Is That A Skyscraper In Your Pocket?

  • by January 17, 2002
In a recent column in the Online Spin, my esteemed colleague Jim Meskauskas mentioned that "Bigger is better… but only to a point." He wrote, “We've seen better recall and response rates when we use larger ad units on the Web. There is no doubt that the size of the canvas has a direct impact on the effectiveness of your advertising. But at some point, efficiencies are lost. In the print world, for example, spreads are more effective than single pages, but they aren't 2x more effective even though they usually cost twice as much. The beauty of the interactive ad medium is that we can gather data that tells us just how much is too much.”

I have to believe that until we move well beyond the 1/9th of a screen banner offerings, we'll remain in a space equivalent to the classifieds section at the back of a magazine.

A full screen ad is the closest apples to apples comparison with a full page or a television ad. Anything smaller becomes a subjective and fallible assessment in terms of measuring "effectiveness" - which only brings into the picture the even more complicated definition of success.



Moving traditional brand indicators from association to favorability to intent to purchase takes time, and should not be confused with the more direct response-driven measurements and metrics.

Whilst the recent Microsoft XP creatives were certainly not full-screen, they did meet the requirement of owning a large enough portion of the screen to assure some degree of confidence that the message was "seen" by its intended audience.

But this surely is the exception, rather than the norm. And let's not forget the standardization storm in the teacup that it creates.

In addition, a vital part of the discussion in the search for the Holy Grail of Interactive creative units is to acknowledge that advertising is both a science and an ART. Gathering data at a granular pixel level reduces what would otherwise be an expression of art to that of a dissected frog in a biology lab.

Whilst a spread might not be twice as effective as a full page in cost terms, there is something to be said about the quality of incremental response that is garnered from the increased real estate. Some might argue that this is more of a necessity than an optional extra in an already extremely cluttered space.

On a related note, I am intrigued by comparisons between online and print in terms of establishing familiar benchmarks and recognizable placements. Case in point: the back cover of a magazine. Studies show how the back cover of a magazine is the second viewed part of the publication (naturally after the cover) It’s also the way men read publications from back cover inwards. So what’s the online equivalent? Perhaps it’s the screen immediately following a log-in….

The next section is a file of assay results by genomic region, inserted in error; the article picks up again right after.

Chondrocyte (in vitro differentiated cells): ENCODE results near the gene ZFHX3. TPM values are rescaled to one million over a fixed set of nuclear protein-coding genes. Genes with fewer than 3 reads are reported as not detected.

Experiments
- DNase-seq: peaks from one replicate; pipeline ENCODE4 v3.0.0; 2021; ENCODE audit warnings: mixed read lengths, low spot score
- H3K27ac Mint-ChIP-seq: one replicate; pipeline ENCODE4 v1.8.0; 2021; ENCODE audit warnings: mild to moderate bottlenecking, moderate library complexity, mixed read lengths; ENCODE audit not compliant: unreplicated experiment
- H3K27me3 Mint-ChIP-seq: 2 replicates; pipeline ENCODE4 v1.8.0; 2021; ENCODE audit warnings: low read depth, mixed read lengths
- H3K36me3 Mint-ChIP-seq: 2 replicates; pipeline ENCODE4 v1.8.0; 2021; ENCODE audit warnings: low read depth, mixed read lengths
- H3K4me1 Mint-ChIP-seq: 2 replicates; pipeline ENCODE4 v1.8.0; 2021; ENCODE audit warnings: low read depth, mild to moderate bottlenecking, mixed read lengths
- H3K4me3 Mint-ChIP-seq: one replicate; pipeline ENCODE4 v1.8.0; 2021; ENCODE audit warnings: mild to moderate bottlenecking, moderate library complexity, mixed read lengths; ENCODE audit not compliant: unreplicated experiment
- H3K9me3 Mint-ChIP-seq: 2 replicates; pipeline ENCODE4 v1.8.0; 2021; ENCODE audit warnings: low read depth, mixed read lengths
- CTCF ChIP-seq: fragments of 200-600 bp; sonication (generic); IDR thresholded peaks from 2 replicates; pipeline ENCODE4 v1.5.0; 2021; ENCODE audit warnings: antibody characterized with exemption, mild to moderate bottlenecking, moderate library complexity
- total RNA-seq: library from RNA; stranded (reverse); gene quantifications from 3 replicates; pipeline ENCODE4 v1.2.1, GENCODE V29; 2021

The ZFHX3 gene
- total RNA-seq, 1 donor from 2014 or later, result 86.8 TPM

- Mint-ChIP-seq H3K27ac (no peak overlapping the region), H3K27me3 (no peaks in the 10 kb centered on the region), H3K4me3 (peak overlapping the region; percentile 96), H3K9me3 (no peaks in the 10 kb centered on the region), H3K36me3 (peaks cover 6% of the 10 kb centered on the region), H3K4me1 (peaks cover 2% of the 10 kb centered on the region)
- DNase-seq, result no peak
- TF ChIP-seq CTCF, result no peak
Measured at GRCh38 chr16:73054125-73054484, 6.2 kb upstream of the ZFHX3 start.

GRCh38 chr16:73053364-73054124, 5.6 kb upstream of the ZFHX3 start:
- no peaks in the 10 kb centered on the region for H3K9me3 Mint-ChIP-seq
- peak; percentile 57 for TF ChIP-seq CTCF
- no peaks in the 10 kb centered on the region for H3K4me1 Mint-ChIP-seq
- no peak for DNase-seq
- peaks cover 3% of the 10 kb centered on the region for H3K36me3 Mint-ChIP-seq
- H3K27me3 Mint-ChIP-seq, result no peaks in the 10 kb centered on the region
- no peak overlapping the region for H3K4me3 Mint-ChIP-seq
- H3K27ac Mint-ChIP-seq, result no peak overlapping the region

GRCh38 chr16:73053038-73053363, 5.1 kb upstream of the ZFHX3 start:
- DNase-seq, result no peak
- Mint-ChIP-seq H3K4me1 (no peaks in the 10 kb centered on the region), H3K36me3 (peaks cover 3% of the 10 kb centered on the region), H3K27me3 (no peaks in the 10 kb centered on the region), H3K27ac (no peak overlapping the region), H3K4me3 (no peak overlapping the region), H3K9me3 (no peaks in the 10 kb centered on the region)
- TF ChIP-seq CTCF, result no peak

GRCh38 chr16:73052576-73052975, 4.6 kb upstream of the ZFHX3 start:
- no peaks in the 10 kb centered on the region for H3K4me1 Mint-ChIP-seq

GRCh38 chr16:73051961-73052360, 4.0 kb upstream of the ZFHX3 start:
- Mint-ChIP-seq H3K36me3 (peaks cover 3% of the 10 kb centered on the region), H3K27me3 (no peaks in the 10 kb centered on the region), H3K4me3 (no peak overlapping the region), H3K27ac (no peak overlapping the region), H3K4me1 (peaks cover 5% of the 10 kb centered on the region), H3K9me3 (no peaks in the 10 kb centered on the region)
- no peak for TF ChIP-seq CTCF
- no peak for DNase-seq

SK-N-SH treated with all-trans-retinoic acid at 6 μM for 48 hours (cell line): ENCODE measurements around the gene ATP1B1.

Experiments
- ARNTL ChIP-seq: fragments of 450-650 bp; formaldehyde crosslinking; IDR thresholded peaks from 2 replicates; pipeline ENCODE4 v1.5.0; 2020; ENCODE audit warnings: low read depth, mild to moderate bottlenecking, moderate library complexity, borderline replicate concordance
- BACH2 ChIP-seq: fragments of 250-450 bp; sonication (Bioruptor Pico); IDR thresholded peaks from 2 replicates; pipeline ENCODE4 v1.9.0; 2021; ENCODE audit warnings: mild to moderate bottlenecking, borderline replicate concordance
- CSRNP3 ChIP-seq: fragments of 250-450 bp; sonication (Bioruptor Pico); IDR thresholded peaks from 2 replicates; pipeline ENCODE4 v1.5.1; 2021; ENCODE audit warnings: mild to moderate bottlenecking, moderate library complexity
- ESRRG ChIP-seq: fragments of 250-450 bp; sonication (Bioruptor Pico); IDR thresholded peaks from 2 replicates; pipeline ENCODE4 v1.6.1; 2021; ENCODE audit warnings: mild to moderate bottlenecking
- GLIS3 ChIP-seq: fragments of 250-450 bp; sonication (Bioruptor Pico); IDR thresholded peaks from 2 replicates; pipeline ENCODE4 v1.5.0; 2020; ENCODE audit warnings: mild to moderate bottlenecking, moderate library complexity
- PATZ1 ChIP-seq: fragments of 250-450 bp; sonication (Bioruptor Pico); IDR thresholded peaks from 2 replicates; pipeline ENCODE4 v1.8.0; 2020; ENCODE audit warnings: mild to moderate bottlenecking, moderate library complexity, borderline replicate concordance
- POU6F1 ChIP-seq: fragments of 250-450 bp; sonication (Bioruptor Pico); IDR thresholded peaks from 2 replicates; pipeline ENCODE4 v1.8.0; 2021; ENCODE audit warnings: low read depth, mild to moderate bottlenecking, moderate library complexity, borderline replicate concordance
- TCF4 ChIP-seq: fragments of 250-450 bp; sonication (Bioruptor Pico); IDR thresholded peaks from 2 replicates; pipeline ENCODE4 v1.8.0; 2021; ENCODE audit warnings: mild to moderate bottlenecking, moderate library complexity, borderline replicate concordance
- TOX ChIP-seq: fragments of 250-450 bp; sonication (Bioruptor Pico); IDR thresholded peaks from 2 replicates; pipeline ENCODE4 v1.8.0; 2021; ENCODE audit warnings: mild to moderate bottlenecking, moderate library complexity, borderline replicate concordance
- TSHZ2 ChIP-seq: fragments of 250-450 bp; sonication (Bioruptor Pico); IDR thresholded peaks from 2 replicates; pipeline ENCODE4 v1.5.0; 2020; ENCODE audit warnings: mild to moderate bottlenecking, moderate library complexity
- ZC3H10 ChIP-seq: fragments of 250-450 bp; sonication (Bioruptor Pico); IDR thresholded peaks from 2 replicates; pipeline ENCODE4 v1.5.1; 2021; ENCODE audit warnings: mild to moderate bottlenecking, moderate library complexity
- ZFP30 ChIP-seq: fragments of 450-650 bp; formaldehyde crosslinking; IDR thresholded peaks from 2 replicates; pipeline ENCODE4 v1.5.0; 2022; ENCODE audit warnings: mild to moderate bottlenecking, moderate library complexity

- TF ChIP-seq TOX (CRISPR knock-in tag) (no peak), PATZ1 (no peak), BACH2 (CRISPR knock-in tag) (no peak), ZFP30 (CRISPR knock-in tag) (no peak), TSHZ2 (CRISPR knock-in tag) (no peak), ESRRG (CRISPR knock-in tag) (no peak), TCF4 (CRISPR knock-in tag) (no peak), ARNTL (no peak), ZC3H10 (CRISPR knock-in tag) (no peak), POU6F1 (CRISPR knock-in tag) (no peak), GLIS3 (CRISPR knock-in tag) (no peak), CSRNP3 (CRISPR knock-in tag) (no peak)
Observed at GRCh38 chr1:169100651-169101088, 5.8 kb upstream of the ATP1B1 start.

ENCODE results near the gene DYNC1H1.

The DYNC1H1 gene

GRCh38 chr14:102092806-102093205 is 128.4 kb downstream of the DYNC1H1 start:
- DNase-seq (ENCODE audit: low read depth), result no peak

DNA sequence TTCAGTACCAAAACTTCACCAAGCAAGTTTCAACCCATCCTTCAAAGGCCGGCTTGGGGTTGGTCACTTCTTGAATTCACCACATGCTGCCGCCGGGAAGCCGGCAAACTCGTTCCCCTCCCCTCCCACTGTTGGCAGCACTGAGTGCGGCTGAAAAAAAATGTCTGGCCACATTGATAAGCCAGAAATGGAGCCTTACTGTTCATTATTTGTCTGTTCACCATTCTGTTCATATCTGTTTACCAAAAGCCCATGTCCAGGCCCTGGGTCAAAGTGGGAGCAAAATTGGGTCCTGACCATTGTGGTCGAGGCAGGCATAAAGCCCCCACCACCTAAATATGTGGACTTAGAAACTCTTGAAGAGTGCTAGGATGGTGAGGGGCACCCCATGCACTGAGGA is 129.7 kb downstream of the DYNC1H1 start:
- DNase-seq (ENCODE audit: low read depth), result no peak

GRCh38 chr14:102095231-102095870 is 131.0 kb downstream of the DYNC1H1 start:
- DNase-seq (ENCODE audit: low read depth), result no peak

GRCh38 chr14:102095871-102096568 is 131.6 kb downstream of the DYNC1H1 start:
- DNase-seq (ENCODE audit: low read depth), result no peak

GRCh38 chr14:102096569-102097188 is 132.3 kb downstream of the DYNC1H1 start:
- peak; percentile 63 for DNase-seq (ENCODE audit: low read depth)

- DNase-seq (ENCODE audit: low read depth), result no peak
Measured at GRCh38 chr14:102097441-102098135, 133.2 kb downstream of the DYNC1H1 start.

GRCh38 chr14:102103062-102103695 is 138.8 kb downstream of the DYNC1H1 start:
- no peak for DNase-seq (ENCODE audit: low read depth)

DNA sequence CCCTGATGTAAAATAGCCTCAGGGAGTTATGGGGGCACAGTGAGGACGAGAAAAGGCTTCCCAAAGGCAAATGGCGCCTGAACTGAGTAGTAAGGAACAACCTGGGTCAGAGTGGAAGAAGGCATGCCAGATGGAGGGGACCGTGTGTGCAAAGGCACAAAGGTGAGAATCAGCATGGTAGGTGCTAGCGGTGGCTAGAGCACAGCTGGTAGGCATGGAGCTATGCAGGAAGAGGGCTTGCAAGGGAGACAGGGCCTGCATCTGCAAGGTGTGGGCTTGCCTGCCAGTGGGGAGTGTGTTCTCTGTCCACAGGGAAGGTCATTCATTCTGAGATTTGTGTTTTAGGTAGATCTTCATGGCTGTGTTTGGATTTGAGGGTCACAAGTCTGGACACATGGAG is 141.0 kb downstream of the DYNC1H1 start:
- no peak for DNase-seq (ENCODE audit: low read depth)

Another example is the media solution of consecutive right-hand pages – a technique used successfully in print. The online equivalent here is possibly the expression of wrap-around sessions (like those piloted by the New York Times), which follow the user as they move from page to page, and article to article.

There are plenty of lessons to be learned from the print arena, which may or may not be able to be implemented in the online space. I’d like to hear from some of the print veterans with some additional ideas and suggestions.

As an industry member passionate about the success of this business, I am all for embracing the core interactive tenants, such as data, measurement and the ability to learn or optimize in “real-time”. But I remain defiant that we should resist at all costs the reduction of this business to a mathematical formula or equation. Human behavior, attitudes, behaviors and beliefs are formed and developed over an extended period of time – and are extremely difficult to change – make that almost impossible to transform overnight. However on the other hand, influencing predispositions one communication at a time IS possible. But the operative ingredients here are time (sustained presence), space (page real estate) and reinforcement (through repetition and message evolution).

Owning attention through dominant real estate and larger unit sizes will be critical in helping us to move this medium from the fringe to center stage; from one-off to always-on; from direct response to branding.

- Joseph Jaffe is Director of Interactive Media at TBWA\Chiat\Day in New York, where he works with clients including Kmart, ABSOLUT Vodka, New York City Public Schools, Embassy Suites and Sci-Fi. His primary focus is to highlight interactive's value and benefit in meeting his clients' integrated business and branding objectives.

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